Commentary by Moneycorp
The euro has not been so resilient over the last seven days. It was the weakest performer among the major currencies, falling by two cents against sterling and losing one and half US cents. The euro is also the biggest loser in the year to date, down by nine and a half US cents and nine and three quarter cents lower against the pound.
The Eurogroup of finance ministers has come to an agreement which should keep Greece solvent for another four months. However, few investors are in any doubt that this simply means the next crisis will come, at the latest, in June. Add to that the imminent start to the European Central Bank’s money-printing programme of quantitative easing and it is not hard to see why the euro is not at the top of everyone’s to-buy list. Any recovery is likely to be short-lived.
Although the rand put in the week’s best performance, on the back of stronger South African economic data, the US dollar and the British pound led the major currency field. They both strengthened against the euro, the pound by two cents and the dollar by a cent and a half.
The US economic data were not exactly stunning. Consumer confidence deteriorated, new home sales were up while existing home sales fell and inflation went negative at -0.1%. Yet investors seized upon a stronger-than-expected increase in durable goods orders as an excuse to buy the dollar.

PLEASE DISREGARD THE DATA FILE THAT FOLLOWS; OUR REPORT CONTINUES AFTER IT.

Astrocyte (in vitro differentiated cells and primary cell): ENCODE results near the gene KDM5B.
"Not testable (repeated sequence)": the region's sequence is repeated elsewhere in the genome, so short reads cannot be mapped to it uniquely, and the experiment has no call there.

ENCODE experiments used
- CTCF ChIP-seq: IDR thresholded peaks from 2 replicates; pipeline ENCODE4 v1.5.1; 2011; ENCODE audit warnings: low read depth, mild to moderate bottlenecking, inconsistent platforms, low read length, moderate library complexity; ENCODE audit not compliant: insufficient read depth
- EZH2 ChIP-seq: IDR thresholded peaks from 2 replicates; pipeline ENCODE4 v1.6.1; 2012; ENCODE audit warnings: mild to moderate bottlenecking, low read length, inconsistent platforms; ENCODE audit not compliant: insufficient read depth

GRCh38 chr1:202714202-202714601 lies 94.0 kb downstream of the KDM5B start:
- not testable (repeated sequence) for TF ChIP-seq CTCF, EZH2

In the coming week the purchasing managers’ index readings will play a supporting role to Friday’s employment data. Another strong increase in nonfarm payrolls could take the dollar higher.
Give or take a couple of dozen ticks the Canadian dollar shared the lead with the US dollar, the British pound, the Swiss franc and the antipodean dollars. They all strengthened by about 1.5% against the benighted euro.
There were two events to help the Loonie but only one of them had much of an effect.
On Tuesday evening Steve Poloz, the Bank of Canada governor, gave a speech in which he surprised investors by playing down the possibility of another cut in the bank’s benchmark interest rate.
His comments were of far more help to the Loonie than Thursday’s consumer price index data: investors hardly seemed to care that the headline rate of Canadian inflation was appreciably higher than expected at 1.0%, even though the equivalent US reading was negative at -0.1%.
Clarisse Musselwhite is Moneycorp’s Account Manager for Mallorca
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